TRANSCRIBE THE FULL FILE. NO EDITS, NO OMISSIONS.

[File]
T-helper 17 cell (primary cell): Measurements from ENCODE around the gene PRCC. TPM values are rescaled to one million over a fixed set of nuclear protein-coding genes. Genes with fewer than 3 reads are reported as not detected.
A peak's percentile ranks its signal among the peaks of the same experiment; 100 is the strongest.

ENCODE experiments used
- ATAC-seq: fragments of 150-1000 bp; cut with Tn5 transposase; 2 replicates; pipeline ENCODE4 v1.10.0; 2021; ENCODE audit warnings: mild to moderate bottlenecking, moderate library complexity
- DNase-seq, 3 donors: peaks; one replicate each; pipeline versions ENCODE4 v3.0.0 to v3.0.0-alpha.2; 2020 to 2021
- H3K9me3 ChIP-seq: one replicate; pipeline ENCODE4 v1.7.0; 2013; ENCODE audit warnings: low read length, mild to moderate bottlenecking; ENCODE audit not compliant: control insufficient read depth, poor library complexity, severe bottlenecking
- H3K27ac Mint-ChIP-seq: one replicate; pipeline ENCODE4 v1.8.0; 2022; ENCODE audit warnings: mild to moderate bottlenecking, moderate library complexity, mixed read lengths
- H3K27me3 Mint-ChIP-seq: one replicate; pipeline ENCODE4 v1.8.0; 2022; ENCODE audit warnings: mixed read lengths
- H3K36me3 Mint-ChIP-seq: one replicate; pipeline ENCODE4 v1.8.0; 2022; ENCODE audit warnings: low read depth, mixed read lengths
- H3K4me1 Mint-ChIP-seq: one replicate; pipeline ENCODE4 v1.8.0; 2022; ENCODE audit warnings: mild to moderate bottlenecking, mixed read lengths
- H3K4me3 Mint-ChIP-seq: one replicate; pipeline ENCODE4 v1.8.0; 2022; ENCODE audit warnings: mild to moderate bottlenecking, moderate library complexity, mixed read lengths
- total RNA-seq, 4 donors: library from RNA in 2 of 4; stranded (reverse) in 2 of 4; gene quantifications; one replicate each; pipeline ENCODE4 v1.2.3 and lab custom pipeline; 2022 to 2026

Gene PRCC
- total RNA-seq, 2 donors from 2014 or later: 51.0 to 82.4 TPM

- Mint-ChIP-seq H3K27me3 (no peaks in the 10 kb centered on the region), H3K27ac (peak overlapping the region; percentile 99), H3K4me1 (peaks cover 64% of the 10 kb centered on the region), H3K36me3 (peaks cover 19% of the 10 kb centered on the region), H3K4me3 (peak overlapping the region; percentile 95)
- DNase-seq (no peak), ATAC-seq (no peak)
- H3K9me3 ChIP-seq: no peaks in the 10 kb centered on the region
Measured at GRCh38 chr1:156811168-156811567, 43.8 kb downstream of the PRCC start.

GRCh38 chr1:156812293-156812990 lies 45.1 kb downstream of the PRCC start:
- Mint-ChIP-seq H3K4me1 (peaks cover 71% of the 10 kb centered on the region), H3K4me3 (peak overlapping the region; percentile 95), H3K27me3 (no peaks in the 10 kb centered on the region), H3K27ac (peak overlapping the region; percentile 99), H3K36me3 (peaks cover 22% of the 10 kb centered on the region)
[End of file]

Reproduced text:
T-helper 17 cell (primary cell): Measurements from ENCODE around the gene PRCC. TPM values are rescaled to one million over a fixed set of nuclear protein-coding genes. Genes with fewer than 3 reads are reported as not detected.
A peak's percentile ranks its signal among the peaks of the same experiment; 100 is the strongest.

ENCODE experiments used
- ATAC-seq: fragments of 150-1000 bp; cut with Tn5 transposase; 2 replicates; pipeline ENCODE4 v1.10.0; 2021; ENCODE audit warnings: mild to moderate bottlenecking, moderate library complexity
- DNase-seq, 3 donors: peaks; one replicate each; pipeline versions ENCODE4 v3.0.0 to v3.0.0-alpha.2; 2020 to 2021
- H3K9me3 ChIP-seq: one replicate; pipeline ENCODE4 v1.7.0; 2013; ENCODE audit warnings: low read length, mild to moderate bottlenecking; ENCODE audit not compliant: control insufficient read depth, poor library complexity, severe bottlenecking
- H3K27ac Mint-ChIP-seq: one replicate; pipeline ENCODE4 v1.8.0; 2022; ENCODE audit warnings: mild to moderate bottlenecking, moderate library complexity, mixed read lengths
- H3K27me3 Mint-ChIP-seq: one replicate; pipeline ENCODE4 v1.8.0; 2022; ENCODE audit warnings: mixed read lengths
- H3K36me3 Mint-ChIP-seq: one replicate; pipeline ENCODE4 v1.8.0; 2022; ENCODE audit warnings: low read depth, mixed read lengths
- H3K4me1 Mint-ChIP-seq: one replicate; pipeline ENCODE4 v1.8.0; 2022; ENCODE audit warnings: mild to moderate bottlenecking, mixed read lengths
- H3K4me3 Mint-ChIP-seq: one replicate; pipeline ENCODE4 v1.8.0; 2022; ENCODE audit warnings: mild to moderate bottlenecking, moderate library complexity, mixed read lengths
- total RNA-seq, 4 donors: library from RNA in 2 of 4; stranded (reverse) in 2 of 4; gene quantifications; one replicate each; pipeline ENCODE4 v1.2.3 and lab custom pipeline; 2022 to 2026

Gene PRCC
- total RNA-seq, 2 donors from 2014 or later: 51.0 to 82.4 TPM

- Mint-ChIP-seq H3K27me3 (no peaks in the 10 kb centered on the region), H3K27ac (peak overlapping the region; percentile 99), H3K4me1 (peaks cover 64% of the 10 kb centered on the region), H3K36me3 (peaks cover 19% of the 10 kb centered on the region), H3K4me3 (peak overlapping the region; percentile 95)
- DNase-seq (no peak), ATAC-seq (no peak)
- H3K9me3 ChIP-seq: no peaks in the 10 kb centered on the region
Measured at GRCh38 chr1:156811168-156811567, 43.8 kb downstream of the PRCC start.

GRCh38 chr1:156812293-156812990 lies 45.1 kb downstream of the PRCC start:
- Mint-ChIP-seq H3K4me1 (peaks cover 71% of the 10 kb centered on the region), H3K4me3 (peak overlapping the region; percentile 95), H3K27me3 (no peaks in the 10 kb centered on the region), H3K27ac (peak overlapping the region; percentile 99), H3K36me3 (peaks cover 22% of the 10 kb centered on the region)